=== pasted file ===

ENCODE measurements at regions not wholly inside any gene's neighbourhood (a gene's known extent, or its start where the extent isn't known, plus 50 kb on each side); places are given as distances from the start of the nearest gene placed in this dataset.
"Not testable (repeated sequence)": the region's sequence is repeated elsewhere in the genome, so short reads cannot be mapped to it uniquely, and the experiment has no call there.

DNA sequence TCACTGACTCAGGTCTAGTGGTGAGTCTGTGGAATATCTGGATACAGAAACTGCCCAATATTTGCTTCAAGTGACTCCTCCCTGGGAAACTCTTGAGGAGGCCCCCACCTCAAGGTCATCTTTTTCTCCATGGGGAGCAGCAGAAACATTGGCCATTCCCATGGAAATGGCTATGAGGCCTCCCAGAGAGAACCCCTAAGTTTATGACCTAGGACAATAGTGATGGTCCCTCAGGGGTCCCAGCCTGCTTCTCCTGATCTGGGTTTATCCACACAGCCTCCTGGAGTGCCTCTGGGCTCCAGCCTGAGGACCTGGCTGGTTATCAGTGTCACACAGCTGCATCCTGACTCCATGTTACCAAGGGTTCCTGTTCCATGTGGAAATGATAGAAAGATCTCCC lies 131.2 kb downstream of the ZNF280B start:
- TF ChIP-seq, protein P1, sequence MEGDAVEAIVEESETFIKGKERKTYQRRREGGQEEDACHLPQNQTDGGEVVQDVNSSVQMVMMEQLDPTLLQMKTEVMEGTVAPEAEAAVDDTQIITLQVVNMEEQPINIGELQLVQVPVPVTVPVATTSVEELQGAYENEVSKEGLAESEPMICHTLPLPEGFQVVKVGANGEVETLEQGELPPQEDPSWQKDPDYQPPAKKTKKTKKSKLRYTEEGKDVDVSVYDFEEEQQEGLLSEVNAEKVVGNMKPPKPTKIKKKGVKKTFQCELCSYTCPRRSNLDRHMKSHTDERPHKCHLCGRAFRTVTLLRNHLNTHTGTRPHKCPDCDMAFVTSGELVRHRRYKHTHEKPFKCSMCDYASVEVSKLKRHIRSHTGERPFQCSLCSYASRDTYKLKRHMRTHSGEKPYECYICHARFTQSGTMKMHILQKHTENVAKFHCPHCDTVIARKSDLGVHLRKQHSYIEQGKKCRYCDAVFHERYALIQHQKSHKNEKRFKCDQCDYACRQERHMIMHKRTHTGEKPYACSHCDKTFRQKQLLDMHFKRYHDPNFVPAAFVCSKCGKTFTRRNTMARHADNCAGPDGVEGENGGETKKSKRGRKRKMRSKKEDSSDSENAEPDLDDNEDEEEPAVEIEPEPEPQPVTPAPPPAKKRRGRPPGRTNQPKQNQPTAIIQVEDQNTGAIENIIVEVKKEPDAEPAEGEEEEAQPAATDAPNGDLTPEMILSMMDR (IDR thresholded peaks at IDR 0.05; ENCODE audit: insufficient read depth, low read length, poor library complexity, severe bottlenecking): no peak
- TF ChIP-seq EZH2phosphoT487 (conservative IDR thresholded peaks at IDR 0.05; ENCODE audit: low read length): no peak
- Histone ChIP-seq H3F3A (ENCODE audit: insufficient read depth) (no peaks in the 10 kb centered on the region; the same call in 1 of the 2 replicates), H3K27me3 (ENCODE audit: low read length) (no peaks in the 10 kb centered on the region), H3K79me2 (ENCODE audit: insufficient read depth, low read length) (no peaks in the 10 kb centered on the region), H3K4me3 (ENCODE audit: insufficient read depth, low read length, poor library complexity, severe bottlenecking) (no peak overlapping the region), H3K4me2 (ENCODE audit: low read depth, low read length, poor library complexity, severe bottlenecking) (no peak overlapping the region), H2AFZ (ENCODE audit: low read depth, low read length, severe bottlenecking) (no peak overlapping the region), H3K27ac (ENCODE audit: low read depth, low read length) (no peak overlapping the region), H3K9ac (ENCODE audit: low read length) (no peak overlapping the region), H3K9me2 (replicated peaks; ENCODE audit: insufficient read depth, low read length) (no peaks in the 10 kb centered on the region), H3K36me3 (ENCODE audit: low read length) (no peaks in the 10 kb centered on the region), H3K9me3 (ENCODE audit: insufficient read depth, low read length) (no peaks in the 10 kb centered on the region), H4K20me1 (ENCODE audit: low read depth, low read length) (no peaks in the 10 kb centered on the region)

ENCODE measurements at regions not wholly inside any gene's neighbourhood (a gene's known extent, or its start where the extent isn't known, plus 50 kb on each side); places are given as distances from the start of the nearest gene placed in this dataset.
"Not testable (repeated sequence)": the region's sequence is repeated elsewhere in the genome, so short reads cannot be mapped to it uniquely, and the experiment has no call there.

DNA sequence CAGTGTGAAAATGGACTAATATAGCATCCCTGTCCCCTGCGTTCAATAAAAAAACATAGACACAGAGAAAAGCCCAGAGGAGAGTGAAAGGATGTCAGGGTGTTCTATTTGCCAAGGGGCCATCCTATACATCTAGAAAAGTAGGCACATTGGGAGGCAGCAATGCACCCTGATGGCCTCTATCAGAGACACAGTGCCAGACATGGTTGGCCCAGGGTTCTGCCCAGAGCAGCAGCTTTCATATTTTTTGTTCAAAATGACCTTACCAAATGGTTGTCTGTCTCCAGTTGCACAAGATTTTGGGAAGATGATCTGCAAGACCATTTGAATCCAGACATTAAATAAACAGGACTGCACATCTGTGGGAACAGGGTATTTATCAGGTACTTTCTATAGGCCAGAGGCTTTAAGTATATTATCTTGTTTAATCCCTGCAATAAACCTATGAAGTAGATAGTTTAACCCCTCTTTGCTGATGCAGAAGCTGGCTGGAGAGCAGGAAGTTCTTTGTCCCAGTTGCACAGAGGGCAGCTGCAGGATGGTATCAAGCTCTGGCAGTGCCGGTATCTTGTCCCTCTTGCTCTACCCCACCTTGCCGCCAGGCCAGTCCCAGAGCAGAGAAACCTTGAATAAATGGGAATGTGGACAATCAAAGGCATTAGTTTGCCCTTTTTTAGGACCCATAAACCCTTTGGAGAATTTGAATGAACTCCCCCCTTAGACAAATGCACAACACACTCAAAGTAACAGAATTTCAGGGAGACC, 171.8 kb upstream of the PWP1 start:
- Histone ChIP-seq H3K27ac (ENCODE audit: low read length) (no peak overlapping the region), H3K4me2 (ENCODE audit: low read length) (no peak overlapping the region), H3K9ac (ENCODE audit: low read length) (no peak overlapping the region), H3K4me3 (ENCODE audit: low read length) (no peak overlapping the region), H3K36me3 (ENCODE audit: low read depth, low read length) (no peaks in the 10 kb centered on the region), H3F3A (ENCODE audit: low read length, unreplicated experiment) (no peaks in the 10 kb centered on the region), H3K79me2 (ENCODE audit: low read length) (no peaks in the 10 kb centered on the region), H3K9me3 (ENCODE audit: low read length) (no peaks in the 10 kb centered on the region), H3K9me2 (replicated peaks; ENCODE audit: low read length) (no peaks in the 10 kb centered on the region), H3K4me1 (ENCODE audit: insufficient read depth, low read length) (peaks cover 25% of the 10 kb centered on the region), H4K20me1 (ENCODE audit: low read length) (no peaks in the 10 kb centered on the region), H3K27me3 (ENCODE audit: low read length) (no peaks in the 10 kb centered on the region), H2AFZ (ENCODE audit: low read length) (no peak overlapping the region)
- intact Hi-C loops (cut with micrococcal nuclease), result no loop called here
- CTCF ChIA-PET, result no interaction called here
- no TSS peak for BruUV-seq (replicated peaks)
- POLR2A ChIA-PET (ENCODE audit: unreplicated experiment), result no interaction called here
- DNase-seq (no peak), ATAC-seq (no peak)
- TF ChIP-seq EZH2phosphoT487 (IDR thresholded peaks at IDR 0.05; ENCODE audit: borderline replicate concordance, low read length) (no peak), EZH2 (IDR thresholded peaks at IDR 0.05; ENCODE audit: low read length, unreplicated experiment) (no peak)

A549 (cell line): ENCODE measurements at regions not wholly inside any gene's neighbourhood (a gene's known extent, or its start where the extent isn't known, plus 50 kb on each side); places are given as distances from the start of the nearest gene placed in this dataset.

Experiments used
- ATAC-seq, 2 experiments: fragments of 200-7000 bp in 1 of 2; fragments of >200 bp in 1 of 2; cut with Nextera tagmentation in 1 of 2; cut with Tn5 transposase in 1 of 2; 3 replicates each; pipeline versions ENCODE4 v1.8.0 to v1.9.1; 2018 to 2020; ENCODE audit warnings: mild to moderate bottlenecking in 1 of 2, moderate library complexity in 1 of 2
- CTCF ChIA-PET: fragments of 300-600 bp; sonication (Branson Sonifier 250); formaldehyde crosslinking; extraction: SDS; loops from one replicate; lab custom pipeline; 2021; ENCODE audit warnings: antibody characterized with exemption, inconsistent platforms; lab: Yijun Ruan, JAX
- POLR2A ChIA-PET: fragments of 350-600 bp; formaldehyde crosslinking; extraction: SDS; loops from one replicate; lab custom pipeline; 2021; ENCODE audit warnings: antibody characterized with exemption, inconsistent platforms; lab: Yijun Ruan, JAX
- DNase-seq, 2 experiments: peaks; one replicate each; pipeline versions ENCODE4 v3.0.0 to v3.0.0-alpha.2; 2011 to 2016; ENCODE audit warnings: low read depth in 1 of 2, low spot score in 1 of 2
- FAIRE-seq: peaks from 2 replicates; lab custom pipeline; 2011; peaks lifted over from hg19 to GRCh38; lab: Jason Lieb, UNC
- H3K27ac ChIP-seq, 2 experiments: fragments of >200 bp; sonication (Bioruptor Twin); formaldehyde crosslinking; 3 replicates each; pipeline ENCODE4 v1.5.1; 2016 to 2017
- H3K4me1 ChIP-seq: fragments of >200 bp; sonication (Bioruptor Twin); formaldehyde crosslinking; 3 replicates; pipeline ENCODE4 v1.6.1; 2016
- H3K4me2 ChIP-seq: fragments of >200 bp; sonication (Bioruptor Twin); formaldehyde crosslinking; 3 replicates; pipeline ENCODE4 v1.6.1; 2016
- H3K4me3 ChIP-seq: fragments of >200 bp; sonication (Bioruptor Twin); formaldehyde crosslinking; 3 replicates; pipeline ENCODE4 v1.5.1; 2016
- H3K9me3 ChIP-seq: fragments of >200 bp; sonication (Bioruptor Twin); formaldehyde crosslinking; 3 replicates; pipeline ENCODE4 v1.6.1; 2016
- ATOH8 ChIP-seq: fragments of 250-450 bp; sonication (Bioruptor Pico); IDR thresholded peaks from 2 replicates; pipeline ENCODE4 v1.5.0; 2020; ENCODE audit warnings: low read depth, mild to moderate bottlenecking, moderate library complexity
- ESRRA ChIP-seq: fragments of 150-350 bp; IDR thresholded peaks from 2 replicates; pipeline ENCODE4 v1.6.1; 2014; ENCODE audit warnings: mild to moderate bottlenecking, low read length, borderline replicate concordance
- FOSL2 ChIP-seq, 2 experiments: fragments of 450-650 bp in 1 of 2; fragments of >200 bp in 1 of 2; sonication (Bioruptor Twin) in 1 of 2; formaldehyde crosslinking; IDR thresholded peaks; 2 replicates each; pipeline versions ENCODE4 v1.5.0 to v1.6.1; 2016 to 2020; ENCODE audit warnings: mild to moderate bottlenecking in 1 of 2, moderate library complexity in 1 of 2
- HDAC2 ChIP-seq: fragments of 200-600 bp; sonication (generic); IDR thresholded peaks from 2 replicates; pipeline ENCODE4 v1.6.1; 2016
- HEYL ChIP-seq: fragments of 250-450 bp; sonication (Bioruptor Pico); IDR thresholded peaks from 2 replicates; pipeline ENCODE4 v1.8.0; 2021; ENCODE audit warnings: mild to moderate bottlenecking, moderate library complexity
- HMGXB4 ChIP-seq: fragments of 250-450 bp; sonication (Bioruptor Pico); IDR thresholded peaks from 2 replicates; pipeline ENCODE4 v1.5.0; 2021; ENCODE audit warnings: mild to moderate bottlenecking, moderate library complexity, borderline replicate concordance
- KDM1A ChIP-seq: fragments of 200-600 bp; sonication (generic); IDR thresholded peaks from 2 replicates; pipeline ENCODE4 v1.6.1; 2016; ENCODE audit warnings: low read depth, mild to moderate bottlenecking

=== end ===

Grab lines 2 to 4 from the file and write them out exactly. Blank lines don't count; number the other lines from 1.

"Not testable (repeated sequence)": the region's sequence is repeated elsewhere in the genome, so short reads cannot be mapped to it uniquely, and the experiment has no call there.

DNA sequence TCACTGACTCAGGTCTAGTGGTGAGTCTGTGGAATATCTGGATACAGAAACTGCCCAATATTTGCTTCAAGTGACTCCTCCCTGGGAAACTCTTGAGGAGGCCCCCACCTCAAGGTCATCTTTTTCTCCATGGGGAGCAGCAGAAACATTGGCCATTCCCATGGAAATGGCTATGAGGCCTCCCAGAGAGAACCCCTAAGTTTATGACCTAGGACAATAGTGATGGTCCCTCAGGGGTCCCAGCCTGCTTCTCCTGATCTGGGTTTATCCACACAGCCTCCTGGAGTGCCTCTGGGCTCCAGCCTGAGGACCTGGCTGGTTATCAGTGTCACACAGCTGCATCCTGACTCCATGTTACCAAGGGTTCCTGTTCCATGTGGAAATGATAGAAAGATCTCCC lies 131.2 kb downstream of the ZNF280B start:
- TF ChIP-seq, protein P1, sequence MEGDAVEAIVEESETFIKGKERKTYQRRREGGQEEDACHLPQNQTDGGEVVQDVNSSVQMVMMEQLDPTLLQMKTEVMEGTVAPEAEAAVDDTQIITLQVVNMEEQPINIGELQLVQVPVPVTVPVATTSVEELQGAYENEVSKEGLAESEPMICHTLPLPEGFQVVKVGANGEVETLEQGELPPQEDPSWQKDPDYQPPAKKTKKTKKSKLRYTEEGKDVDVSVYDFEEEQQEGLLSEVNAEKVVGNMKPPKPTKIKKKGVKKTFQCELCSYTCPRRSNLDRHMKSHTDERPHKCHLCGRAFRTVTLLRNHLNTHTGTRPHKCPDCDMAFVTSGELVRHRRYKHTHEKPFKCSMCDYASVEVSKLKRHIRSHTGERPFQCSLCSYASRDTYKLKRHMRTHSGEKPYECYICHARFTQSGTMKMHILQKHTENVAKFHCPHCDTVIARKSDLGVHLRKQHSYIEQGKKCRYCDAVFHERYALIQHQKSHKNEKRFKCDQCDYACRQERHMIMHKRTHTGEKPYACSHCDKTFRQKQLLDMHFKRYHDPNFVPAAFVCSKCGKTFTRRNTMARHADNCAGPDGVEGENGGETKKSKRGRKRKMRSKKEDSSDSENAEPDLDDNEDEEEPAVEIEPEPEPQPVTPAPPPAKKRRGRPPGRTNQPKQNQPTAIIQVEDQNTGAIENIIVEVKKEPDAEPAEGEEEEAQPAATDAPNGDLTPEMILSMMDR (IDR thresholded peaks at IDR 0.05; ENCODE audit: insufficient read depth, low read length, poor library complexity, severe bottlenecking): no peak